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Anyone with flu like symptoms are now encouraged

The Bold Strategy the UK has adopted against COVID-19

The Bold Strategy the UK has adopted against COVID-19

The UK government had outlined its Coronavirus strategy in three distinct steps. The first stage was to contain the virus. This was implemented when spread of the virus was primarily by infected patients from abroad. Public health advice was provided, campaigns on washing hands, not touching the face, practicing safe hygiene. Potentially infected individuals were informed to self-quarantine for 14 days whilst waiting for symptoms to develop and testing to occur. Now it is evident this is not enough. The virus has spread to enough people that transmission can now occur locally, between people who have never been abroad. Containment is not the aim, mitigation of number of cases to prevent burdening the health services. The second stage aims to reduce the epidemic’s peak, flatten it out so the number of cases do not occur at once.

Anyone with flu like symptoms are now encouraged to stay home for 7 days, and testing will only occur for hospital admissions. Beyond this little appears to have changed. Schools will remain open, social gatherings have not been cut yet (but is expected over the next week) and general life will continue as normal. This is a risky measure, one that suggests the government is not taking the issue seriously. France, Spain and Italy have enacted lockdown measures, Germany has begun cutting social gatherings. So why is the UK not following in step? Are people going to die as a result of this inaction?


The answer is of course complex. PM Boris Johnson has acknowledged that as a result of his decision people may die, especially the elderly who are seen as a very vulnerable population. But this plan has been discussed with multiple scientists, doctors, public health specialists, and there is method in the madness. Currently the UK is in the early stages of the epidemic. The number of infected are expected to rise sharply in 4 weeks, with a peak in 10–14 weeks. Implementing harsh restrictions too early can lead to “self isolation fatigue”, resulting in people not following the restrictions stringently or leaving their homes at the height of the epidemic. Restrictions also come with their own problems, and implementing them may lead to more harm than good. Simple measures such as hand washing and self isolation can itself reduce the peak of cases by 20%.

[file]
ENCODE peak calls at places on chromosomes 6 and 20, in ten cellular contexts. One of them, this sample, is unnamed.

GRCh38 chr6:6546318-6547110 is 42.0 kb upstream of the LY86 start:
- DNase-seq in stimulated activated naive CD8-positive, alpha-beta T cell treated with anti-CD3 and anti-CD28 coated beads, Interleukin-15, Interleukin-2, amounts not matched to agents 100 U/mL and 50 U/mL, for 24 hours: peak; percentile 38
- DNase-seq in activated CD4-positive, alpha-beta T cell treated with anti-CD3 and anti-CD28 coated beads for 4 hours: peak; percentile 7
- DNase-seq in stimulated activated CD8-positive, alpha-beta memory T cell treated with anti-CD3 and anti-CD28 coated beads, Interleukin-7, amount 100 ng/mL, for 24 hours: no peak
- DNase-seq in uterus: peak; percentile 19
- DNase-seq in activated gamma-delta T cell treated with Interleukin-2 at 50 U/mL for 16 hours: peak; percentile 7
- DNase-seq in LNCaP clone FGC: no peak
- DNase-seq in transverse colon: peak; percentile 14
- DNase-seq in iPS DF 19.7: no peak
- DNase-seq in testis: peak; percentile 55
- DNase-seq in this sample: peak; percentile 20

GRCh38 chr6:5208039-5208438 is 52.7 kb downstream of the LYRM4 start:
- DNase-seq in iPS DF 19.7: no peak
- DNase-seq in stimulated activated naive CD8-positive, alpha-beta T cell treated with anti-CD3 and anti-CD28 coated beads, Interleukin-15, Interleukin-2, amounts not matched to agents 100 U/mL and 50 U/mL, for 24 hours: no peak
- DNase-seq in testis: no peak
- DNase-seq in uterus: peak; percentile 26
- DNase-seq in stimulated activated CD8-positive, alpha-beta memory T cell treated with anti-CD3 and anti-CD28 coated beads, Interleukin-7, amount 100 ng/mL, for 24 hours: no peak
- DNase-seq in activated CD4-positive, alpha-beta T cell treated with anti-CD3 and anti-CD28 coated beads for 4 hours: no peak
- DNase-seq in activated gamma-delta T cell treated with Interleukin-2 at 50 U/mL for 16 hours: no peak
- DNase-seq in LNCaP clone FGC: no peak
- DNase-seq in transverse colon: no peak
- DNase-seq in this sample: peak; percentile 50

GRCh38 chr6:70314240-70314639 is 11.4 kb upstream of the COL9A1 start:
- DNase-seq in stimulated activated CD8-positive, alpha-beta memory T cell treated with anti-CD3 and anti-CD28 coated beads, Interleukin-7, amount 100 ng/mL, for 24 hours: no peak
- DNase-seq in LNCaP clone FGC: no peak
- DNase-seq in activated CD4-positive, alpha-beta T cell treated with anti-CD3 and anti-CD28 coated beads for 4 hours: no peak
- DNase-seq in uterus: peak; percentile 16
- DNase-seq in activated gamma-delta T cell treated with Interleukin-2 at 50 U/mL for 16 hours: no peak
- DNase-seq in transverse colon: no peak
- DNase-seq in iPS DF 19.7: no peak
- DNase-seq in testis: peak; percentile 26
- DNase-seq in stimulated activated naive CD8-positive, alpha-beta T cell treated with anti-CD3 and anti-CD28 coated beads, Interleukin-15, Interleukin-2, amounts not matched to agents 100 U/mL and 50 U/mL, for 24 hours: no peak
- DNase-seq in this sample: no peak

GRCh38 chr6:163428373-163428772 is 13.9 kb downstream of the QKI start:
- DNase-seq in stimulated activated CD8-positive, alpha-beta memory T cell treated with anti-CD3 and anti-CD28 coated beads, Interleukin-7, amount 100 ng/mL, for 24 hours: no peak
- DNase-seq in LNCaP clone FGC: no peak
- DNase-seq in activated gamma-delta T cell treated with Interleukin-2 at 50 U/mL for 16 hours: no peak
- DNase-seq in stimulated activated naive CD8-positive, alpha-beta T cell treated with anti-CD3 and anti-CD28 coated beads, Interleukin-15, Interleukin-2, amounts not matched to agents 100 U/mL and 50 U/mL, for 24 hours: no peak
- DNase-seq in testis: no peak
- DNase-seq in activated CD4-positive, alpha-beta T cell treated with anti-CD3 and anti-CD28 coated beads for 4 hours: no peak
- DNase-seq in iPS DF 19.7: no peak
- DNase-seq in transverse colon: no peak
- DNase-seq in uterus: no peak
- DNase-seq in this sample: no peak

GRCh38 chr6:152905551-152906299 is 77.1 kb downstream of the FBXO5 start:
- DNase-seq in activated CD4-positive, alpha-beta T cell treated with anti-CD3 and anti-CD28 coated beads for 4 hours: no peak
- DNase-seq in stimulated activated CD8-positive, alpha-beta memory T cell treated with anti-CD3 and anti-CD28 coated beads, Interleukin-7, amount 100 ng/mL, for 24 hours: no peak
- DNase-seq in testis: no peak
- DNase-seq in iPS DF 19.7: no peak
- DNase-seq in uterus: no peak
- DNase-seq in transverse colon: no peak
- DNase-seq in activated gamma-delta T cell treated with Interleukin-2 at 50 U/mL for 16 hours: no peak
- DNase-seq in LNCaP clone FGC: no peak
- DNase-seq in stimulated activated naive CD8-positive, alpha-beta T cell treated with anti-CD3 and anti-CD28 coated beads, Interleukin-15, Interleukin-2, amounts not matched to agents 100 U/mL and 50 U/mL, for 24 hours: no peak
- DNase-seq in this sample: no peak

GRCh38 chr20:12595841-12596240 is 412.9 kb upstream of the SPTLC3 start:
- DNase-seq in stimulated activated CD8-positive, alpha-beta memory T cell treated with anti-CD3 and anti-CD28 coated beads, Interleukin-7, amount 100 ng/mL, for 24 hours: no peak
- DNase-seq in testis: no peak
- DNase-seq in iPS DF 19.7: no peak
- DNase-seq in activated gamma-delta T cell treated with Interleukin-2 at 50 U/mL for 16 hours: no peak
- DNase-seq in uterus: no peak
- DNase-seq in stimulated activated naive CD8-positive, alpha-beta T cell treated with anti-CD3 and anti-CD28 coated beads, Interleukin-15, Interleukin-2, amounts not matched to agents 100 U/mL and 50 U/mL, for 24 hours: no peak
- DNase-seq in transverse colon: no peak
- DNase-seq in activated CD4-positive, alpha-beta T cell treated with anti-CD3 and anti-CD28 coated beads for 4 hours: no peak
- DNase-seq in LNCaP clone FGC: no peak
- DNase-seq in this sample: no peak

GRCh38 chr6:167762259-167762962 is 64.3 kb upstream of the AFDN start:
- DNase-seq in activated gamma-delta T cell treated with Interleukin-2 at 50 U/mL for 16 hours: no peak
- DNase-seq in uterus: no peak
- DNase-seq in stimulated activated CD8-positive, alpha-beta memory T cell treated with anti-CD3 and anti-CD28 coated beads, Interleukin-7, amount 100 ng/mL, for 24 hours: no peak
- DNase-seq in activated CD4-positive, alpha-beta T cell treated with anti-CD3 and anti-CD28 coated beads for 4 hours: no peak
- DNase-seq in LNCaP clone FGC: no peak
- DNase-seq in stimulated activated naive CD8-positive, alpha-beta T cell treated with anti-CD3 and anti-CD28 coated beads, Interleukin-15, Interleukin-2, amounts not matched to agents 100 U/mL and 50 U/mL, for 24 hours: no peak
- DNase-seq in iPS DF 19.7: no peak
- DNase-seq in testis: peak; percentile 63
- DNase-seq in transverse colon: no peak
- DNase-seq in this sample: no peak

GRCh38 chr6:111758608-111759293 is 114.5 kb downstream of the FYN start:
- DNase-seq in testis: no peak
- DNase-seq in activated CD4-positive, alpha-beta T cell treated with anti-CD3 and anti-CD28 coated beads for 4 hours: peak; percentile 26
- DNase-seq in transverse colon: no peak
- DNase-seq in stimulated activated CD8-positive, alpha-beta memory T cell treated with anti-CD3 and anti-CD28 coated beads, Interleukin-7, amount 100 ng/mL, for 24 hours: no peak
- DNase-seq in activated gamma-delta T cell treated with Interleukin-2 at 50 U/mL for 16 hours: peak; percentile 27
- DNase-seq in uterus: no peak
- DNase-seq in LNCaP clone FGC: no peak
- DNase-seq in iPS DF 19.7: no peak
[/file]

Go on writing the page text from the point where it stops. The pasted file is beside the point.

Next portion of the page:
Schools have not yet been closed because COVID-19 does not appear to affect children as much. Closure of schools would also mean parents having to stay at home to look after their children (after all, nurseries, creches and other forms of childcare would still result in a spread of infection). In some cases these parents are also healthcare professionals, and the UK needs every single doctor, nurse and allied health professional to be on the frontline treating patients.

So what is the strategy? The NHS is currently full of patients due to the winter burden, one that is expected to taper off in the coming months. Slowing the onset of the epidemic’s peak to Summer, spreading it across the next few months so the maximum number of people can be treated in the hospital setting without overburdening. The aim is no longer to prevent the spread of infection but to protect the most vulnerable age groups. This model allows the young and healthy to become infected, almost encourages it.


Now this sentence may sound ridiculous when said out loud. Allow infection. But why? The UK has acknowledged there is no way to stop the infection. Whilst the mortality in the elderly population and those with medical conditions are high, in the young and healthy it manifests as a mild illness with almost all infected cases recovering. More importantly, recovered patients have immunity against the virus, manifesting as antibodies in their blood. Immune patients cannot infect other people, so the more immune patients there are the slower the virus will spread. This is known as herd immunity, and the process is discussed in length in our blog on vaccines. Herd immunity needs to be achieved before the onset of winter in 2020, as winter admissions alongside COVID admissions would result in a disaster.


The strategy is of course risky, and one that has not been implemented before. And since the infection will not be contained people will die. But by spreading the burden of the infection across a longer time period will allow those who require treatment to receive it in a far less burdened health system. And it has received support from health professionals, even those who are fierce critics of the PM and Conservative government. But it has resulted in confusion amongst the population, a population that looks at authoritative action taking place in other countries and not understanding why their own doesn’t follow suit. The issue is these draconian measures are not sustainable, and if implemented correctly the UK strategy may result in far less lasting damage on its health service and the economy.

Dr Rajan Choudhary, London UK

Head Of Products, Second Medic Inc (www.secondmedic.com)

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